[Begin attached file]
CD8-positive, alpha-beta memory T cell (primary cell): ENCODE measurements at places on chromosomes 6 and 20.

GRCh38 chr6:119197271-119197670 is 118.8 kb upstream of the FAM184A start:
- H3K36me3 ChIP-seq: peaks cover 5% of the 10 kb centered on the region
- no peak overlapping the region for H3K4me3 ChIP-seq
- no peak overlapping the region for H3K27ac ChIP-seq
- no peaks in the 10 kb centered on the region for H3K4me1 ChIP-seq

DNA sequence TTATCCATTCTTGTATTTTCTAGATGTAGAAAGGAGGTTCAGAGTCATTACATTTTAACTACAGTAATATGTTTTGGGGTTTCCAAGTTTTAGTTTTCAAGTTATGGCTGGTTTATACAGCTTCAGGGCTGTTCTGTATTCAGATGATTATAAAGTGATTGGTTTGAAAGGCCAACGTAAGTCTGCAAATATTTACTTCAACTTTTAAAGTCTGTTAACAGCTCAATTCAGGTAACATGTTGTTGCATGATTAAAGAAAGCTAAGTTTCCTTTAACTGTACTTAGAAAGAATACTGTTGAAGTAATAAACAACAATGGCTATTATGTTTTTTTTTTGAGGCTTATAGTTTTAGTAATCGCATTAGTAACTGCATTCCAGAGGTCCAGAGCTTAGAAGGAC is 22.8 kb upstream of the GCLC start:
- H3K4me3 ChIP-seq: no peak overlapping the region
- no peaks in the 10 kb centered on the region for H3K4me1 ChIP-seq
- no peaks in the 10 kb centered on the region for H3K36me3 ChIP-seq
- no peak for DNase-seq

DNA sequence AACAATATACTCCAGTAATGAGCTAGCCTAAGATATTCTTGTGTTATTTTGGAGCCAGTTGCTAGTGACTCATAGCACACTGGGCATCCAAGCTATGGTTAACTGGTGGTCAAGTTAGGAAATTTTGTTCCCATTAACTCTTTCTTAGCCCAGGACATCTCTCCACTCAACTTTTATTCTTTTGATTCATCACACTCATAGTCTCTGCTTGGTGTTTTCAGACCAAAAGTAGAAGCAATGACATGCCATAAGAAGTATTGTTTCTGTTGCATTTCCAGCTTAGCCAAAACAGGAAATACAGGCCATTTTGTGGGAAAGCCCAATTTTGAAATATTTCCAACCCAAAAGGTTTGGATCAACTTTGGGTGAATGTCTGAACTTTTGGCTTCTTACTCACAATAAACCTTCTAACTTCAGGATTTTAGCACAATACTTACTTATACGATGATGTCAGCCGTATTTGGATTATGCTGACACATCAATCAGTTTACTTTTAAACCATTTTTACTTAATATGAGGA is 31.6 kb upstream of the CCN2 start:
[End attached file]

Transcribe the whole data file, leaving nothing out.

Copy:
CD8-positive, alpha-beta memory T cell (primary cell): ENCODE measurements at places on chromosomes 6 and 20.

GRCh38 chr6:119197271-119197670 is 118.8 kb upstream of the FAM184A start:
- H3K36me3 ChIP-seq: peaks cover 5% of the 10 kb centered on the region
- no peak overlapping the region for H3K4me3 ChIP-seq
- no peak overlapping the region for H3K27ac ChIP-seq
- no peaks in the 10 kb centered on the region for H3K4me1 ChIP-seq

DNA sequence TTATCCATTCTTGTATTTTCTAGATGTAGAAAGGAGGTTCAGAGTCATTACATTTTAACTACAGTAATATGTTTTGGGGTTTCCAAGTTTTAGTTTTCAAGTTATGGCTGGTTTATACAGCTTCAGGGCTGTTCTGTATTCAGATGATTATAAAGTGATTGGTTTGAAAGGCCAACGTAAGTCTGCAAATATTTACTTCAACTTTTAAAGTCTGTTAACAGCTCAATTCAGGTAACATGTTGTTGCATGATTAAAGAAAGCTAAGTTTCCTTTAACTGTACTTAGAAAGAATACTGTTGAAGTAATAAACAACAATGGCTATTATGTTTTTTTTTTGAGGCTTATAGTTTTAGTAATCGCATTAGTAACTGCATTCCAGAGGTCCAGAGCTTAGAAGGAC is 22.8 kb upstream of the GCLC start:
- H3K4me3 ChIP-seq: no peak overlapping the region
- no peaks in the 10 kb centered on the region for H3K4me1 ChIP-seq
- no peaks in the 10 kb centered on the region for H3K36me3 ChIP-seq
- no peak for DNase-seq

DNA sequence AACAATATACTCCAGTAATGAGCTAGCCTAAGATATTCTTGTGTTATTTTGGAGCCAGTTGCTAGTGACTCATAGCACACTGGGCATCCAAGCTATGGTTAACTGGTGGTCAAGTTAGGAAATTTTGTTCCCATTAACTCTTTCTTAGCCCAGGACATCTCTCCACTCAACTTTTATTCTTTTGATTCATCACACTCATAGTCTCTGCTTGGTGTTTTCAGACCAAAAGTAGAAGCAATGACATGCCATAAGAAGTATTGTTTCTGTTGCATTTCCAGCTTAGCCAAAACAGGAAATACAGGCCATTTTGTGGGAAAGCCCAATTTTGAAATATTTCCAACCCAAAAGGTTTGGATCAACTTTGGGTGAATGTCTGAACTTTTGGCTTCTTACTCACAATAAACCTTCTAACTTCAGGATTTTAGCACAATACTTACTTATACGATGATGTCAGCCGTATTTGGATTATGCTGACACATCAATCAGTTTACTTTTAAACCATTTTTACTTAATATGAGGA is 31.6 kb upstream of the CCN2 start: